LEADING OFF: Recognize Depression in Low Vision Patients
May 16, 2023
Posted by Optometric Management, by Robert Stoneback
Learn the signs of depression to help patients who have vision loss
May is Mental Health Awareness Month in the United States; a time to recognize the difficulty posed by related conditions, such as depression. Studies show that individuals who have vision loss are two-to-three times more likely to be depressed than the general population, a trend seen regularly by clinicians at Lighthouse Guild. The non-profit organization, based in New York City, provides health care and support services for people with vision loss. Support services offered by Lighthouse Guild include training in assistive technology for people with vision loss, independent living skills for the visually impaired, and tele-support groups.
Here, staff from Lighthouse Guild offer the following advice for ODs to recognize depression in their patients. Additionally, they provide the next steps to follow, should a patient appear to have depression.
USE A SURVEY
Laura Sperazza, OD, director of low vision rehabilitation services for Lighthouse Guild, recommends a survey to screen for depression. At Lighthouse Guild, the staff uses a simple two-question survey to help screen for depression:
- “Over the past two weeks, have you had little interest or pleasure in doing things?”
- “Over the past two weeks, have you been feeling down or hopeless?”
Lighthouse Guild’s survey is based on the PHQ-2 depression screener. A more advanced version, the PHQ-9, is also available.2
BE ALERT FOR SYMPTOMS
Aside from the screener, César Alfonso, MD, chief psychiatrist of behavioral health services, of Lighthouse Guild, says an OD or staff member should be attentive to symptoms of depression, such as unprompted crying, or psychomotor retardation – “slow motion” moving, which is a diagnostic criterion for depression.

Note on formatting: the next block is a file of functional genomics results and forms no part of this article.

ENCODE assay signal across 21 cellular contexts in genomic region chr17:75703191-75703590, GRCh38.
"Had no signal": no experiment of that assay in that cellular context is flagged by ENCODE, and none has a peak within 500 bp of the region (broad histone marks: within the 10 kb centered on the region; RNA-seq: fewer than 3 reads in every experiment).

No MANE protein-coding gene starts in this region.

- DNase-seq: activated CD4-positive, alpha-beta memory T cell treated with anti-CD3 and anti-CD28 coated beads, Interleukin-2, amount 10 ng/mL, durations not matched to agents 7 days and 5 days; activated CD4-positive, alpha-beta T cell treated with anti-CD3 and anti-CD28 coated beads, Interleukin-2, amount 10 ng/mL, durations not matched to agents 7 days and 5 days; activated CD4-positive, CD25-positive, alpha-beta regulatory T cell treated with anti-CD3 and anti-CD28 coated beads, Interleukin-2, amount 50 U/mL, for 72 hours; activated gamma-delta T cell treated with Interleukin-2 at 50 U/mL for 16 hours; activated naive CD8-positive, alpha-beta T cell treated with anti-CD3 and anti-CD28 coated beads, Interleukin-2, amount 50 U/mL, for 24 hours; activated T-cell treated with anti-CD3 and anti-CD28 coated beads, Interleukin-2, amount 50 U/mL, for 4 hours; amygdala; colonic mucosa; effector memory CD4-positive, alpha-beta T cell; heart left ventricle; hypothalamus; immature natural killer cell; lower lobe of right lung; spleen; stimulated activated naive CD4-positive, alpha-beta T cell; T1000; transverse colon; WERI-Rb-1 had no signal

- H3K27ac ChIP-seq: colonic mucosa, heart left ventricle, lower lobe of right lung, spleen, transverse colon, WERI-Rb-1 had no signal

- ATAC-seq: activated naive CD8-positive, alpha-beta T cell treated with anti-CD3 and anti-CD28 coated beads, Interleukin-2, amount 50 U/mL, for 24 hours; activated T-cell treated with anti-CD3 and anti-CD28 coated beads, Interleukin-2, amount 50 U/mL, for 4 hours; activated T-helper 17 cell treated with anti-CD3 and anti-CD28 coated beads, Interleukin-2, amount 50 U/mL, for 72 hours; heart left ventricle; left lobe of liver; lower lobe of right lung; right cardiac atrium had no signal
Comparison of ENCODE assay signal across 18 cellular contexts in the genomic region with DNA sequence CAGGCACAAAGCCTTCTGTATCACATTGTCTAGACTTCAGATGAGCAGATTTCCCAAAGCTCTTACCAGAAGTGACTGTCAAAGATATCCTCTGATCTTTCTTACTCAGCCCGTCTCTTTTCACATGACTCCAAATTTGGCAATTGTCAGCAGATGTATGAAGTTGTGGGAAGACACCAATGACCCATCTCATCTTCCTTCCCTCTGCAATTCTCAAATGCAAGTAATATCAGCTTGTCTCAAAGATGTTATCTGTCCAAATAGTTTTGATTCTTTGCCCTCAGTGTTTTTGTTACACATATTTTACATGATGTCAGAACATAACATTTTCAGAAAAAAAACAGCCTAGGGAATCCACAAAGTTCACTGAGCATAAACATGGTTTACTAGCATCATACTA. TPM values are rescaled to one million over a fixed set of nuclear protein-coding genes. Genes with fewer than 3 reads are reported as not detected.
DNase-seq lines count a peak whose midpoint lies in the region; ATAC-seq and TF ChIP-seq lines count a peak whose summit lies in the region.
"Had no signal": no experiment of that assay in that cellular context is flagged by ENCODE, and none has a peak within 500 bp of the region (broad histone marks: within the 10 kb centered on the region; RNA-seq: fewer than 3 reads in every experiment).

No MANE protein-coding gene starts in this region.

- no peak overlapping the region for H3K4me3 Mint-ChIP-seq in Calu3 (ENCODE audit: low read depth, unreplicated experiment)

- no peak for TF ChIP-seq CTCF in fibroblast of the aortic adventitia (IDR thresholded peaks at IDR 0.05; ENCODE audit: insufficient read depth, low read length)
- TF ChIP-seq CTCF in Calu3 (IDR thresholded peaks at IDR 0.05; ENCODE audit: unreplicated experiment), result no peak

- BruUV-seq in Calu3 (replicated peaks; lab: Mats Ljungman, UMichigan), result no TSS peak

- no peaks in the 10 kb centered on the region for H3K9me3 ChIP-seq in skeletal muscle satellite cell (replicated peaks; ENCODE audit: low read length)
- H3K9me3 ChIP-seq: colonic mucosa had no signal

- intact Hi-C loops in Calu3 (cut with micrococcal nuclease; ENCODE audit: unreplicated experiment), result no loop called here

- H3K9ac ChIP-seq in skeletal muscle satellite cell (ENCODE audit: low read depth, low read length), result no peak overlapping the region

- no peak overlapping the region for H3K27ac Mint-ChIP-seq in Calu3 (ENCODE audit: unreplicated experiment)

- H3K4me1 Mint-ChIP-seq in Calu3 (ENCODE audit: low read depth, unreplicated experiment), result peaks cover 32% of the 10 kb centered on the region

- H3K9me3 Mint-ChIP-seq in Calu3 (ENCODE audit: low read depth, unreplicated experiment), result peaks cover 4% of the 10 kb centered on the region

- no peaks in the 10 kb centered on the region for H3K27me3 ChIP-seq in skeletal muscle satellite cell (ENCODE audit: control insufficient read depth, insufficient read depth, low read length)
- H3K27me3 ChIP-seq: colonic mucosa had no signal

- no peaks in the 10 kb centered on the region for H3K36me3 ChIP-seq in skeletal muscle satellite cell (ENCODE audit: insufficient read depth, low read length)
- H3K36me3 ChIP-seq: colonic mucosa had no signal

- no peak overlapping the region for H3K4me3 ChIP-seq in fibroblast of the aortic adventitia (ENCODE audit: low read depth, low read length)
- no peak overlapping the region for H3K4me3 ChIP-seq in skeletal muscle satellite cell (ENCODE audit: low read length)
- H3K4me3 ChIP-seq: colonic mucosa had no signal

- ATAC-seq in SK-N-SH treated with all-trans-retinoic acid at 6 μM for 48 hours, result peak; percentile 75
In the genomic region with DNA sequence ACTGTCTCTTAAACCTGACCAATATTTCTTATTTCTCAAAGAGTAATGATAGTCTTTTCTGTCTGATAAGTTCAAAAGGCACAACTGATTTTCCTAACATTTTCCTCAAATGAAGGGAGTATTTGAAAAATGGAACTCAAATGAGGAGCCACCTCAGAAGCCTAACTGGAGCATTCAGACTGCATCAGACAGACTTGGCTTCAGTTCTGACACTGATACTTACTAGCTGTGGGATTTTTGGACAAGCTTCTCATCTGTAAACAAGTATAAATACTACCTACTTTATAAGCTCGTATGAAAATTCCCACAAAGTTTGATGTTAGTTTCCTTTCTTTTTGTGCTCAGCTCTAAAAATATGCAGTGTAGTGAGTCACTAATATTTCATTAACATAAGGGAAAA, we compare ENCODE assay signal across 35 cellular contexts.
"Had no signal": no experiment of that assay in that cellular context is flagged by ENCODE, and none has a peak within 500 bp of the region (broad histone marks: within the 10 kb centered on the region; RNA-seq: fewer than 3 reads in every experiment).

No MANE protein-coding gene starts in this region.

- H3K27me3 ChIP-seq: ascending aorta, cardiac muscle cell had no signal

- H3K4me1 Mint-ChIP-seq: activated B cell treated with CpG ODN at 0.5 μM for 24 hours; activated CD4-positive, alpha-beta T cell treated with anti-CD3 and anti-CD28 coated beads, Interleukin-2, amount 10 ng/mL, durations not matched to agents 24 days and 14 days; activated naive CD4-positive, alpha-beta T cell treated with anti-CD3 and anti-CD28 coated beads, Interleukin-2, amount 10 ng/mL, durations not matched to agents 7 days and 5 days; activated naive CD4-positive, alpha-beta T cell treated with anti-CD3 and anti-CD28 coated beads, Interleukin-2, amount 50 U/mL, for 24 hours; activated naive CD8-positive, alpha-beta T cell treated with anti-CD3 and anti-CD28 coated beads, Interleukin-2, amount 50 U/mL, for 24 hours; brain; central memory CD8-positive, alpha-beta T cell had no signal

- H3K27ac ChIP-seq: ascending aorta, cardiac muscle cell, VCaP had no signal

Other signs of depression include feelings of irritability, frustration, guilt, or helplessness; difficulty concentrating, remembering, or making decisions; difficulty sleeping; changes in appetite or unplanned weight loss; and physical aches.3
If signs of depression are detected from screenings or in-person interactions, Dr. Alfonso recommends asking the patient for permission to get in touch with their primary care physician and family to make
them aware, then offering a referral to a mental health clinic. “With depression there’s always a higher suicide risk,” he says, which is why it’s important for the patient to begin mental health treatment right away.
Family support and knowing that specialized devices can help them see can be a great source of support for patients, says Edward Ross, LCSW, BCD, director of health services for Lighthouse Guild. “I think giving people hope is such an important thing to do.” OM
1. Morse AR. Addressing the Maze of Vision Loss and Depression. JAMA Ophthalmol. 2019;137:832-833. doi: 10.1001/jamaophthalmol.2019.1234.
2. Patient Health Questionnaire (PHQ-9 & PHQ-2). American Psychological Association. bit.ly/APAPatientQuestionnaire . Published January 2011. Updated June 2020. Accessed April 10, 2023.
3. Depression. National Institute of Mental Health. https://www.nimh.nih.gov/health/topics/depression . Updated April 2023. Accessed April 17, 2023.